by Stefan Wyeth | Approximate reading time: 5 Minutes
The Best CPU for Music Production

Which is the best CPU for music production?  ·  Source: Intel / akitada31 / GEARNEWS

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Let’s talk components. Not every studio is Mac-based these days, and since Apple moved to producing its chips in-house, the market became very competitive. Whether you’re planning a new studio PC build or simply upgrading your current desktop, there are factors to consider before you purchase. Here’s what to look out for on your quest to find the best CPU for music production.

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How to choose the best CPU for music production:

Compatibility

Your current desktop casing and motherboard have certain specifications and standards. It’s important to select a CPU that is not only compatible with your hardware, but also optimized for the OS version you are running. Furthermore, if you’re doing an OS update to get the most from a new CPU, it’s crucial that it is optimized for your DAW and plug-ins.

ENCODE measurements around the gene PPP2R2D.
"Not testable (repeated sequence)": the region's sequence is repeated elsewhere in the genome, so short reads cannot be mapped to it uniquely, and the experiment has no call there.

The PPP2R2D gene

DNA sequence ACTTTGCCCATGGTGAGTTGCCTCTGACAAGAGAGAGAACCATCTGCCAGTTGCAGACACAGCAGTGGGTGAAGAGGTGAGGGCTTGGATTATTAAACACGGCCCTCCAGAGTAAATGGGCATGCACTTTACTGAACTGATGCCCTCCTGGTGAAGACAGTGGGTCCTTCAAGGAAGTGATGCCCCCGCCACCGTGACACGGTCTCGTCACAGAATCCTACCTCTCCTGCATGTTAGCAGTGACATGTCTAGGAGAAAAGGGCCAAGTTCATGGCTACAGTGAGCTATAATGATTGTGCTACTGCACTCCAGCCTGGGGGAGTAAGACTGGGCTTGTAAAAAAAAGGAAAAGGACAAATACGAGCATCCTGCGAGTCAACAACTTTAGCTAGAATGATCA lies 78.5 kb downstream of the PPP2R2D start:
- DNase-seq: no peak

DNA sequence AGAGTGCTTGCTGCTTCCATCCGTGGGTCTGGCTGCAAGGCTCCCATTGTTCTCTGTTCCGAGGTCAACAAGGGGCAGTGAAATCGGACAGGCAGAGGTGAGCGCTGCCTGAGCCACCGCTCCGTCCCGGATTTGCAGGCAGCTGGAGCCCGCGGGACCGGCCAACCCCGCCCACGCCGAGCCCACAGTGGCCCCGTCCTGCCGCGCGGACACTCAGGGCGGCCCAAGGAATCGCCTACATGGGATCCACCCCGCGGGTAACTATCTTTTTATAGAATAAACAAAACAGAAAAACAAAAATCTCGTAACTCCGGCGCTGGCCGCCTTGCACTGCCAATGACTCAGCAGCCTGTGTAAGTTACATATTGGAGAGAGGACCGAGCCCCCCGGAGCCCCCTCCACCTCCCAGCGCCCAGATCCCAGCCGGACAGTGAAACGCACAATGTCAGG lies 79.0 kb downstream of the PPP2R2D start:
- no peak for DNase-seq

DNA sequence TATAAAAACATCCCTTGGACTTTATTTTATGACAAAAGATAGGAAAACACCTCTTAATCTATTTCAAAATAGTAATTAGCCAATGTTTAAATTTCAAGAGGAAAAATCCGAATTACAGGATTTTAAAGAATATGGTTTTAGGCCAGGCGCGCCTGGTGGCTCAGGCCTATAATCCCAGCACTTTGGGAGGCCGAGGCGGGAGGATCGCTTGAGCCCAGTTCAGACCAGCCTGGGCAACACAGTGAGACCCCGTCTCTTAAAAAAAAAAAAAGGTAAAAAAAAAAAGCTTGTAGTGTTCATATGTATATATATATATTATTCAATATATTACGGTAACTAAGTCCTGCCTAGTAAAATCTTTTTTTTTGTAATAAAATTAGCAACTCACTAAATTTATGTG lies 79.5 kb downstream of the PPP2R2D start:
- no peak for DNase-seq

Energy Efficiency

The CISC processors you find in most desktops are designed to sustain high-performance tasks over long periods. As a consequence, this means minimizing power consumption generally isn’t prioritized when designing these chips. Keep this in mind, as you may want to explore multiphase power solutions, power conditioners, and voltage regulators before you overload the power points in your studio.

Cooling

Thermal efficiency is a factor that can affect the overall performance of your system. Many high-end desktop processors don’t have cooling units, so remember to match your CPU to a recommended cooling system before you go maxing out the performance of your desktop. Also, effective cooling will increase the longevity of your components so don’t skimp out here.

Gaming

Most high-end desktop CPUs are designed and marketed for gaming. This is purely due to the sheer market size. It doesn’t mean they are unsuitable for music production purposes and certainly doesn’t require investing in a high-end discrete GPU either. Be sure to check out Geekbench scores and DAW tests wherever possible.

Which is the Best CPU for Music Production?